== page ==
Late in 2017, Intel (NASDAQ:INTC) announced that it would be entering the market for high-performance stand-alone graphics processors

Although Intel has some key go-to-market advantages that could help it gain a reasonable amount of share, such as broad and deep relationships with all major computer vendors and a dominant position in the computer processor market, the reality is that for Intel's stand-alone graphics processors to succeed, they need to be competitive in terms of performance and power efficiency. 

A wafer of Intel chips.

Image source: Intel.

A critical enabler of both of those factors is the choice of chip manufacturing technology. Intel historically had a lead over other contract chip manufacturers, such as Taiwan Semiconductor Manufacturing Company (NYSE:TSM), in moving to next-generation manufacturing technologies. However, in recent years, Intel's execution with respect to chip manufacturing technologies has degraded and it's now arguable that the best contract chip manufacturers are ahead of Intel in terms of manufacturing technology. 

If Intel cannot maintain parity with the top contract chip manufacturers, then its graphics processors will be at a severe disadvantage to those made by market leader NVIDIA (NASDAQ:NVDA), since NVIDIA works very closely with TSMC. So, to mitigate potential manufacturing-related risks with respect to its graphics processor efforts, Intel might want to consider tapping TSMC to build these chips. 

The benefits

Here's why Intel should tap TSMC to build its stand-alone graphics processors. First, Intel would be guaranteed to have roughly the same length of time from product conception to sale as NVIDIA.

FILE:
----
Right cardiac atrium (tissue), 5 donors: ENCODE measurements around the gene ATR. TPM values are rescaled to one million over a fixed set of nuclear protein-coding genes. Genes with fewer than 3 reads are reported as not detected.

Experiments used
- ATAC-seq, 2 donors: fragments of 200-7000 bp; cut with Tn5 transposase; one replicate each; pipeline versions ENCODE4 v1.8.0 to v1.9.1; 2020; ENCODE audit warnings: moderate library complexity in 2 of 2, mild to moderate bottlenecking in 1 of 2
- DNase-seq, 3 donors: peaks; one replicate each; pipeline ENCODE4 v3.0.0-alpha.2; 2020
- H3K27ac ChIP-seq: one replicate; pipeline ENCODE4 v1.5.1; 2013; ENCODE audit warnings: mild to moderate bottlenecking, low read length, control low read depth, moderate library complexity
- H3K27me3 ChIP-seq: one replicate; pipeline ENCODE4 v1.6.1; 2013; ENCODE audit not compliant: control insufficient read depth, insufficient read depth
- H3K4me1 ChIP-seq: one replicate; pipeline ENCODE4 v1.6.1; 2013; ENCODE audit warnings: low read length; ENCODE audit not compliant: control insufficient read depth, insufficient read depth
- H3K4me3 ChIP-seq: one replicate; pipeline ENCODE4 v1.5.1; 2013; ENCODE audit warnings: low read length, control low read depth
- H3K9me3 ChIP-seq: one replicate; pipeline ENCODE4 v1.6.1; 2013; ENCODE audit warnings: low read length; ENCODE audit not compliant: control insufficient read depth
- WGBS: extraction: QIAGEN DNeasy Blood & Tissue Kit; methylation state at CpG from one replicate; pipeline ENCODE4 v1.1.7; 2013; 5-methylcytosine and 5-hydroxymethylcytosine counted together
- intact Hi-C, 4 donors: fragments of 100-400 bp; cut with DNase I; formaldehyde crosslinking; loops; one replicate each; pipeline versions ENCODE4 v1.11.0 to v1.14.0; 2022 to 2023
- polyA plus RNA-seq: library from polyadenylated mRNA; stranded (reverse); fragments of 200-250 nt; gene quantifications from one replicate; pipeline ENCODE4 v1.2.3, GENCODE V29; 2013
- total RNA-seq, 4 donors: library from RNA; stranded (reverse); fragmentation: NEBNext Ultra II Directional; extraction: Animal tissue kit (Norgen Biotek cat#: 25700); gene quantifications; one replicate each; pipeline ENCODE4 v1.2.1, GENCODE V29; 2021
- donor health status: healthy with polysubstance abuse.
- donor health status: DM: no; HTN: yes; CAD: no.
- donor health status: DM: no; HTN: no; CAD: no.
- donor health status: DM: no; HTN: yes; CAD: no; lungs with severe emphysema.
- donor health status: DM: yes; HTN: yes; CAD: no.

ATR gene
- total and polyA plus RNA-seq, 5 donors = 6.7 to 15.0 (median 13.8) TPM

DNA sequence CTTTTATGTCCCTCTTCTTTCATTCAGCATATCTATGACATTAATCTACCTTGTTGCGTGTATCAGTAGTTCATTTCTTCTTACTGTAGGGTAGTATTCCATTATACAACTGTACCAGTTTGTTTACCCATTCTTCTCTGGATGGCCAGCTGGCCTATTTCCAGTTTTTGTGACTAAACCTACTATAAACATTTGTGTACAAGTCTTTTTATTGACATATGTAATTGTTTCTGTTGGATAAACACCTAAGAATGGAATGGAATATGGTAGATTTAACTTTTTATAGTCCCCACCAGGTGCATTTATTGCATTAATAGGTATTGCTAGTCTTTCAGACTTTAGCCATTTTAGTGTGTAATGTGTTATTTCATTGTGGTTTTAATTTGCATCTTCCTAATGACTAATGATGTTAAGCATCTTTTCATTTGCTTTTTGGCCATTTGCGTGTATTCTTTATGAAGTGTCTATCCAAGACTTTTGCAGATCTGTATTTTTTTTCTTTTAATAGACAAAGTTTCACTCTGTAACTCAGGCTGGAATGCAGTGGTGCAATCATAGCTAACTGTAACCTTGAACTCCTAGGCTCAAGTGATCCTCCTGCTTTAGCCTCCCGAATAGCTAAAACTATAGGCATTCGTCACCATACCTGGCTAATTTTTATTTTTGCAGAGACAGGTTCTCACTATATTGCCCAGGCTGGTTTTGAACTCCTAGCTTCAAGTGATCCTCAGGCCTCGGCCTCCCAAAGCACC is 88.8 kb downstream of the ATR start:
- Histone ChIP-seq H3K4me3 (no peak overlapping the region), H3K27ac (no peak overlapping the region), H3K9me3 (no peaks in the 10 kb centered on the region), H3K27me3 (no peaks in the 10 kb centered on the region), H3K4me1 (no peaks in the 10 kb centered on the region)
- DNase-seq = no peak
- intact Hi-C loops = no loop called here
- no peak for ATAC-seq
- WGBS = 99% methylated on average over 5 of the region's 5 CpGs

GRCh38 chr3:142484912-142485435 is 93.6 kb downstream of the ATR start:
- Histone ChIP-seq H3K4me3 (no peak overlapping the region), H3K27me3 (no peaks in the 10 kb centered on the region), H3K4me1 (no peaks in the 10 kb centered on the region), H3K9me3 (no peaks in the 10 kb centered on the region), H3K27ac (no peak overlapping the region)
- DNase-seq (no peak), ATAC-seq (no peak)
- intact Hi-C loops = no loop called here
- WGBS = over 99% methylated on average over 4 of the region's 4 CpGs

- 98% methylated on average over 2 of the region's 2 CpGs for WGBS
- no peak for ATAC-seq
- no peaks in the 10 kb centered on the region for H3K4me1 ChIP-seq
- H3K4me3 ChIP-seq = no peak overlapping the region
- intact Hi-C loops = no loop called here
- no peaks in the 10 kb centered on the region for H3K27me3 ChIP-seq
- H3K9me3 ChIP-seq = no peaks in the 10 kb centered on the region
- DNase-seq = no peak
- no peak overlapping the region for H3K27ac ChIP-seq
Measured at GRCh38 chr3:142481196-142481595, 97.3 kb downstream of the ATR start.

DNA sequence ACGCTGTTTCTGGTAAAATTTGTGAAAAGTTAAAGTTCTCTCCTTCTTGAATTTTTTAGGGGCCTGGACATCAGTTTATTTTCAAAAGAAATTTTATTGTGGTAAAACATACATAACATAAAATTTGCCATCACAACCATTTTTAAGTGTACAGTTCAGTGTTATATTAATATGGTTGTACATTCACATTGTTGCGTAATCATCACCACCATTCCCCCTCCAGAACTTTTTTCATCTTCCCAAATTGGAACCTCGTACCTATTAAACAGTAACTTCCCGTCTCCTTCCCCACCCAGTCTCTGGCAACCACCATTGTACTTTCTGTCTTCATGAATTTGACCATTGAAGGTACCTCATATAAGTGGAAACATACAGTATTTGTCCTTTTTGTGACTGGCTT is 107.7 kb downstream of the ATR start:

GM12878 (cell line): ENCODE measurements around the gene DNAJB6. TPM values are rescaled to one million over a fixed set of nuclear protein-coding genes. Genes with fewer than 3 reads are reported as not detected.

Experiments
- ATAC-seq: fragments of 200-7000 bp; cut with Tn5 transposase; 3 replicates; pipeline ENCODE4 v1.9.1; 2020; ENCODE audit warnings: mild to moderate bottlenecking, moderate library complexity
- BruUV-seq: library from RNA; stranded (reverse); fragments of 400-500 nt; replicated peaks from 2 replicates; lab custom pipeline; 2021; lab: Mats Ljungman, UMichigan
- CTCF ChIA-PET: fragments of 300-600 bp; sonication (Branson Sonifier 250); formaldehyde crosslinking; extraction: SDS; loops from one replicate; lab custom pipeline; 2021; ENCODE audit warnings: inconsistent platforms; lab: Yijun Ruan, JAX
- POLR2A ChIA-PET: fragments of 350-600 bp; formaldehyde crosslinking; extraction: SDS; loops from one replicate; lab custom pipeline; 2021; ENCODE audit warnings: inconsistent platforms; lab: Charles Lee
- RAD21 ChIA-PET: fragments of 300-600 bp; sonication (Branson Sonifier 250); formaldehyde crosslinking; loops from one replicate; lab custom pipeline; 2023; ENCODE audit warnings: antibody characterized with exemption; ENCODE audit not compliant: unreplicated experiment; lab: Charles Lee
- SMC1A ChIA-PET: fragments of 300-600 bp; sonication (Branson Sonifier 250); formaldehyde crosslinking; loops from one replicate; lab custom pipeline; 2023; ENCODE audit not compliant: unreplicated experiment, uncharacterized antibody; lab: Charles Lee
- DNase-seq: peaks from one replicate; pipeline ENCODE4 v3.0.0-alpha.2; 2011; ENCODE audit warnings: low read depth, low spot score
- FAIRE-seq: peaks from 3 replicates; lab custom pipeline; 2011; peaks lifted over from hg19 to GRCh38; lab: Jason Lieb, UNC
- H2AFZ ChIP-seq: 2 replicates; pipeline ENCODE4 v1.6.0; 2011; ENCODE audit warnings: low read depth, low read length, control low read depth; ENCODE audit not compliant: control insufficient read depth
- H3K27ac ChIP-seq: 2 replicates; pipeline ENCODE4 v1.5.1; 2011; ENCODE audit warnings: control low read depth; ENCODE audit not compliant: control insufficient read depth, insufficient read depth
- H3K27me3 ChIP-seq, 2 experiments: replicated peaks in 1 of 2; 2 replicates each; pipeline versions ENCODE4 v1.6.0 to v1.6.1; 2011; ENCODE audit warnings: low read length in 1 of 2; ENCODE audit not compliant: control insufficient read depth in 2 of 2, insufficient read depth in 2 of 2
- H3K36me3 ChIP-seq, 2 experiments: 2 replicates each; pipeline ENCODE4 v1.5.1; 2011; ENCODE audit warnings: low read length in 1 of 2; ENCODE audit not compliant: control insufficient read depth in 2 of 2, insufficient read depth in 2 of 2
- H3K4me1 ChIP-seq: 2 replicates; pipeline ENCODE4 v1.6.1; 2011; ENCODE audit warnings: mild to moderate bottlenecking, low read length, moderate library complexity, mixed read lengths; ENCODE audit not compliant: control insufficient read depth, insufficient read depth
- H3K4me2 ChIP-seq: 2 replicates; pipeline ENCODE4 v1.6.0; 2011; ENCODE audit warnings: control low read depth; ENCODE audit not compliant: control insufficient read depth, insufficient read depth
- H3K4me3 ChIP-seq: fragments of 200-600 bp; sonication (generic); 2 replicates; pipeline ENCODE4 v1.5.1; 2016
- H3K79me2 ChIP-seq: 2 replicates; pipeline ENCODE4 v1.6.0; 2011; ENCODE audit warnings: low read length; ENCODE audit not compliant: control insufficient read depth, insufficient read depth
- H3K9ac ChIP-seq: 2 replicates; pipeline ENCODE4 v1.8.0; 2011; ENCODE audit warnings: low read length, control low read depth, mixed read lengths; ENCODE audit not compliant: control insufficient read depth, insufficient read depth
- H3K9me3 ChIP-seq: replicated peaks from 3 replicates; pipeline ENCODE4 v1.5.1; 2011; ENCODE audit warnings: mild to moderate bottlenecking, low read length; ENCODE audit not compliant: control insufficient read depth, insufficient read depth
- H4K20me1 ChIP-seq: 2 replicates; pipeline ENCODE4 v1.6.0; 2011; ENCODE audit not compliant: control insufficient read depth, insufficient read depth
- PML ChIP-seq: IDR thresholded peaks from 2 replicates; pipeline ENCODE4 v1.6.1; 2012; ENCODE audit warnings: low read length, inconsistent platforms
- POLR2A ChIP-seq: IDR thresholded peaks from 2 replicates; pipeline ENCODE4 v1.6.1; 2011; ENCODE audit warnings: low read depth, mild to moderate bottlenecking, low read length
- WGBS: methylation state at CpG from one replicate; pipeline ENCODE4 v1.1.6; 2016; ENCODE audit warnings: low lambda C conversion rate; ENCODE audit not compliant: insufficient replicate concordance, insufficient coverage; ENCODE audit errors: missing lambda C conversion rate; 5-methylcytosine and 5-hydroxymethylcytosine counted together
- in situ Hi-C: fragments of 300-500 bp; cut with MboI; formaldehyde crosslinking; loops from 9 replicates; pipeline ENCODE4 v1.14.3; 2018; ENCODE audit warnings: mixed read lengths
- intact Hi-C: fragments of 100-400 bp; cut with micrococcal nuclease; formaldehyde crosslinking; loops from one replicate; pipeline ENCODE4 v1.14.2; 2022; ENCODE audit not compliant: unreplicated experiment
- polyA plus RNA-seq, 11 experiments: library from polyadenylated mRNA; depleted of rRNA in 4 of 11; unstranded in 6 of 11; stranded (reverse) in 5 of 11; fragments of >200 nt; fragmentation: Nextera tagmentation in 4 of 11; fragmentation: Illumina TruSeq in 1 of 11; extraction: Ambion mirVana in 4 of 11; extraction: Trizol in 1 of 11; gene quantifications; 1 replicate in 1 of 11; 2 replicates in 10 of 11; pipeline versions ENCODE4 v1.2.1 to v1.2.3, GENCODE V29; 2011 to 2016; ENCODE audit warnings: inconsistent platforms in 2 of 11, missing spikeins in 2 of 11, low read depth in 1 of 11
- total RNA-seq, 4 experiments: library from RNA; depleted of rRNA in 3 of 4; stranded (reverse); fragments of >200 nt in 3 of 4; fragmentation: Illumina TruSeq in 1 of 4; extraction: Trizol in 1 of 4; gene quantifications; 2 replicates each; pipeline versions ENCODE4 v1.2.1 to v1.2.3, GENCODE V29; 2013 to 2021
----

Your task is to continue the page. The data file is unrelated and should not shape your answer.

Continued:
Intel would, of course, still need to design competitive graphics processors using that technology (NVIDIA is the best in the industry at its craft and even coming close won't be easy for Intel to pull off), but at least it wouldn't be held back by manufacturing-related concerns. 

TSMC has many years of experience of building high-performance graphics processors for multiple vendors, so Intel would be in good hands here. Manufacturing technology quality, suitability, and time-to-market would not be of any concern to Intel were it to work with TSMC. 

The disadvantages

There are, of course, some negatives to Intel using TSMC to build its stand-alone graphics processors rather than building them itself. 

First, TSMC doesn't work for free. Intel would need to pay not only TSMC's raw manufacturing costs, but also whatever profit margin TSMC demanded on top of that. TSMC's corporate gross profit margin typically hovers in the range of 50%. If Intel's repeated claims of having a manufacturing cost advantage over the contract chip manufacturers are true, then Intel would likely enjoy better profit margins building the graphics processors itself. 

Next, while TSMC is a contract chip manufacturer that works with anyone who will pay, the reality is that NVIDIA is a far bigger and more reliable customer of TSMC's than Intel is. TSMC is likely to work more closely with NVIDIA to tune its manufacturing technology to meet NVIDIA's needs than it is with Intel. This could give NVIDIA a slight, but potentially meaningful leg up in the marketplace. 

Additionally, in the case of allocating highly in-demand leading-edge manufacturing technology, Intel is likely to be far lower in the priority queue than NVIDIA.

The ideal situation

Ultimately, the ideal scenario for Intel would be for its manufacturing group to clean up its act and deliver new manufacturing technologies that are finely tuned to Intel's graphics processor product requirements.

However, if Intel can't get its manufacturing act together, tapping TSMC to build its stand-alone graphics processors would be a viable option.

Ashraf Eassa owns shares of Intel. The Motley Fool owns shares of and recommends Nvidia. The Motley Fool recommends Intel. The Motley Fool has a disclosure policy.